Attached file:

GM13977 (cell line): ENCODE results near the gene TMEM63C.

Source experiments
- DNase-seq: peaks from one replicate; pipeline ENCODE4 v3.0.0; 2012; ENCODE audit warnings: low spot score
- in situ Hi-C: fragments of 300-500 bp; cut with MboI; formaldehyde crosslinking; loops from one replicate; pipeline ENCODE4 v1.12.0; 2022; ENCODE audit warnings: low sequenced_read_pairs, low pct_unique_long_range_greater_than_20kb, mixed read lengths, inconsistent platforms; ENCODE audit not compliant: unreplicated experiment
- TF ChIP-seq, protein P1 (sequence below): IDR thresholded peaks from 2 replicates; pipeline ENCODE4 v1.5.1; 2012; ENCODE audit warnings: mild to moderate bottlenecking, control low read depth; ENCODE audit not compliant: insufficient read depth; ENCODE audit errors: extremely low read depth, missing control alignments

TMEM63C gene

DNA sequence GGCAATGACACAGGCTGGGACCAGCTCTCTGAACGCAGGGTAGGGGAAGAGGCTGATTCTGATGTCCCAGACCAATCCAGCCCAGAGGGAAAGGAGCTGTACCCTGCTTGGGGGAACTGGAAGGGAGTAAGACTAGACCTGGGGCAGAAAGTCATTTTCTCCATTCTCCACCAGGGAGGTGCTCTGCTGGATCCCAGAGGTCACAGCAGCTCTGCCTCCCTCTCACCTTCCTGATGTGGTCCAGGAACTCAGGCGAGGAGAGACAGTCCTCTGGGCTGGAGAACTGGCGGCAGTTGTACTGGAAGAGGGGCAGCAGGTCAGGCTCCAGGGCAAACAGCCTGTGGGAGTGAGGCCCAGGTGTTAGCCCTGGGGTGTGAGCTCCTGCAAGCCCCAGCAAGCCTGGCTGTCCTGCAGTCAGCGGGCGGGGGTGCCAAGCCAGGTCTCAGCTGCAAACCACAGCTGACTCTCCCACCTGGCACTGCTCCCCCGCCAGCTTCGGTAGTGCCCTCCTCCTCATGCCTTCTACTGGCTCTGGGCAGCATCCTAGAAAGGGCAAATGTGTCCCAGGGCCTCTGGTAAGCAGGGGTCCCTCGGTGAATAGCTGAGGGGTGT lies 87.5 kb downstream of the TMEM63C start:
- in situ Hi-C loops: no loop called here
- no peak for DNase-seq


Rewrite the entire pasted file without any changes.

GM13977 (cell line): ENCODE results near the gene TMEM63C.

Source experiments
- DNase-seq: peaks from one replicate; pipeline ENCODE4 v3.0.0; 2012; ENCODE audit warnings: low spot score
- in situ Hi-C: fragments of 300-500 bp; cut with MboI; formaldehyde crosslinking; loops from one replicate; pipeline ENCODE4 v1.12.0; 2022; ENCODE audit warnings: low sequenced_read_pairs, low pct_unique_long_range_greater_than_20kb, mixed read lengths, inconsistent platforms; ENCODE audit not compliant: unreplicated experiment
- TF ChIP-seq, protein P1 (sequence below): IDR thresholded peaks from 2 replicates; pipeline ENCODE4 v1.5.1; 2012; ENCODE audit warnings: mild to moderate bottlenecking, control low read depth; ENCODE audit not compliant: insufficient read depth; ENCODE audit errors: extremely low read depth, missing control alignments

TMEM63C gene

DNA sequence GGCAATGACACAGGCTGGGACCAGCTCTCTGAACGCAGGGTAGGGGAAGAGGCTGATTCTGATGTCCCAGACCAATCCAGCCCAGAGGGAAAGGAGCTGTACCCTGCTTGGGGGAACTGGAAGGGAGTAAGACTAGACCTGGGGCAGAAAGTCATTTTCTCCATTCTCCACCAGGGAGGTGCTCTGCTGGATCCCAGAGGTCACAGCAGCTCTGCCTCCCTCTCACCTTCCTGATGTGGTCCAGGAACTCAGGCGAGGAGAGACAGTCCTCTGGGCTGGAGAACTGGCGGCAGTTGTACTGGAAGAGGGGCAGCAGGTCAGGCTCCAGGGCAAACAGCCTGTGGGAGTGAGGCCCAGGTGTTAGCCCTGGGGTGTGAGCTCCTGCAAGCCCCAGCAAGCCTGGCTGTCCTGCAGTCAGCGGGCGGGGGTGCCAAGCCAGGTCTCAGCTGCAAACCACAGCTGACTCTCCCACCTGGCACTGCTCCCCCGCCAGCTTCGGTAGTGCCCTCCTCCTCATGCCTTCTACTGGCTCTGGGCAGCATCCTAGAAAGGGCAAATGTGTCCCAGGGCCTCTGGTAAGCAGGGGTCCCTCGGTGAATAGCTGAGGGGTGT lies 87.5 kb downstream of the TMEM63C start:
- in situ Hi-C loops: no loop called here
- no peak for DNase-seq